Porter County officials are planning to vote Tuesday on $1,500 across-the-board raises for all county employees. This reinforces the need for a human resources professional in county government.
The proposal, expected to be voted on by the Porter County Council today, was released just days ahead of the final budget hearing.
Worth noting is the 2014 county budget not only includes these raises but also uses $10 million in saved income tax revenue and hospital sale interest money to balance the budget next year and to cover a shortfall this year.
Our quibble is not with raises for government employees, because local government has a poor record for giving raises to employees over the past several years.
But local government also has a spotty record when it comes to the way human resources are managed. For county government, especially, having a large number of employees should mean having a human resources professional to address the needs of managing that workforce.
The across-the-board raises proposed in Porter County illustrate this point well.
The $1,500 proposed for each employee doesn't take into account job performance, which means employees aren't being given an incentive to excel in their jobs.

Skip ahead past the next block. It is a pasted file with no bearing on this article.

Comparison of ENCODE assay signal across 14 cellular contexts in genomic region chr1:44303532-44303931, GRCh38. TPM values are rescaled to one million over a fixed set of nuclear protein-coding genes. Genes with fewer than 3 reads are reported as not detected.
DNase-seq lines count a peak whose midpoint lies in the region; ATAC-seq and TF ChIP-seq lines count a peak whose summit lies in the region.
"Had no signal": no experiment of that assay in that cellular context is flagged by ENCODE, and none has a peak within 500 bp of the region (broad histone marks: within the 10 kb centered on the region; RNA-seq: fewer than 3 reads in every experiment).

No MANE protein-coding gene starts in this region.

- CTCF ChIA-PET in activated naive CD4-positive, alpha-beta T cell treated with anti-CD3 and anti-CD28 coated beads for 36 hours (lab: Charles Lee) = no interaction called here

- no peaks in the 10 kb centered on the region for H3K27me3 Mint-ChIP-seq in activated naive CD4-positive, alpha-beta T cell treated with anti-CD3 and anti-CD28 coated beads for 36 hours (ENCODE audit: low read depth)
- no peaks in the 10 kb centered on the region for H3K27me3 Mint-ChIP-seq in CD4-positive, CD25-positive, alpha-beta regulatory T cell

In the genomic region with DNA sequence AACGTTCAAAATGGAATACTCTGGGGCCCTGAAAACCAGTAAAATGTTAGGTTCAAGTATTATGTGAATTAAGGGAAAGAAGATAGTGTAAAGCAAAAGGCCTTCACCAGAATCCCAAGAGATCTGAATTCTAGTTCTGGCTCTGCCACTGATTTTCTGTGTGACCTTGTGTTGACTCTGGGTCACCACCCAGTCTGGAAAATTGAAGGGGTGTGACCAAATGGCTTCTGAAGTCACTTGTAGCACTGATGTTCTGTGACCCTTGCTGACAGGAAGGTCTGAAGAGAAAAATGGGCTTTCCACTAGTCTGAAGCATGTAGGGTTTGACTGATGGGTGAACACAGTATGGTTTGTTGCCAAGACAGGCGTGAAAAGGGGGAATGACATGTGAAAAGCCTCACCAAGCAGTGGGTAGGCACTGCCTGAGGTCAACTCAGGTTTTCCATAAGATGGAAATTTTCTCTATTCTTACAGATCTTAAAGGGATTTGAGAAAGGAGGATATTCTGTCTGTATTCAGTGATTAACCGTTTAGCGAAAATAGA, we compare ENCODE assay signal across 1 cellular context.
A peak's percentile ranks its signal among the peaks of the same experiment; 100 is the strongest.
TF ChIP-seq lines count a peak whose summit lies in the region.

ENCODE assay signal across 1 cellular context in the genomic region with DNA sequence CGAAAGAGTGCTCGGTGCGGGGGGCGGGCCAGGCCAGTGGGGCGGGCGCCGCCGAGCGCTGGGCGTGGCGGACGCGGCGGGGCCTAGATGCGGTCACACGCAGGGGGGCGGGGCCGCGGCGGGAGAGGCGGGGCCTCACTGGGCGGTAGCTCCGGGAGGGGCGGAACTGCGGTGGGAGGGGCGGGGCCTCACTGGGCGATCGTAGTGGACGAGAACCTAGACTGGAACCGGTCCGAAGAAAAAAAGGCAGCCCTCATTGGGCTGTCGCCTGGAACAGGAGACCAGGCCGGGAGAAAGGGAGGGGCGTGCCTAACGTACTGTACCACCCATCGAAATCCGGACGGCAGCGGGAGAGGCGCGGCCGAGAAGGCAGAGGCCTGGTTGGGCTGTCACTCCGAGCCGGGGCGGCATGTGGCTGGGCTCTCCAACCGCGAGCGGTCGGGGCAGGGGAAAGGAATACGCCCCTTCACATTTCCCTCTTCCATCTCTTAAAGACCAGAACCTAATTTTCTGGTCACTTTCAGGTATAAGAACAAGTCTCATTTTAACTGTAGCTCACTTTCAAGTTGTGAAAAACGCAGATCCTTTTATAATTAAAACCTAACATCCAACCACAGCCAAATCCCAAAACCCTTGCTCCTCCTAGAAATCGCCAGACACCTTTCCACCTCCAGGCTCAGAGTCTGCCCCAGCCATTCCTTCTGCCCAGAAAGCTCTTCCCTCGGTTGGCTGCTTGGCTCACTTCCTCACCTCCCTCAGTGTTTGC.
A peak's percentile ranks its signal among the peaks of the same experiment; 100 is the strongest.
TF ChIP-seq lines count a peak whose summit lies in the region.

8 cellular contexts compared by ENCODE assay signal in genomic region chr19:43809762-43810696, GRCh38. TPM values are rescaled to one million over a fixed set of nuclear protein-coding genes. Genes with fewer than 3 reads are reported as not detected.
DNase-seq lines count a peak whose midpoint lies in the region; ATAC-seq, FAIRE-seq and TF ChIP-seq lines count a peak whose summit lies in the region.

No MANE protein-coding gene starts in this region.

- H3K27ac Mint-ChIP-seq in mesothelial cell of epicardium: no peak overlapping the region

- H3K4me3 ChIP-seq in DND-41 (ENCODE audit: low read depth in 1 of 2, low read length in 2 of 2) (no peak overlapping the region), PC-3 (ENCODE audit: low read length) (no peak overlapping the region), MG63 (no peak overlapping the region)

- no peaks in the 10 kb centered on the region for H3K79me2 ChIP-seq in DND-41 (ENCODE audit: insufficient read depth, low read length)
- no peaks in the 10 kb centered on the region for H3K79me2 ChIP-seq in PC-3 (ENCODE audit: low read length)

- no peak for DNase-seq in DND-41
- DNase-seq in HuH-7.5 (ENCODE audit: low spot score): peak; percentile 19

Employees should be offered motivation to serve customers well, whether that customer is a taxpayer or a fellow employee. That motivation can include extra time off -- although county employees are already well compensated in that regard -- but merit pay is putting your money where your mouth is.
Employees should be evaluated regularly and fairly, to give regular feedback on what they're doing well and ways they might improve.
Then raises should be doled out based on these results.
Doing this right requires the involvement of a human resources professional. The HR pro would also, of course, professionalize hiring, firing and other employment practices.
Across-the-board raises are convenient, but merit-based pay is smarter. Porter County needs professional advice on how to evaluate employees and administer raises.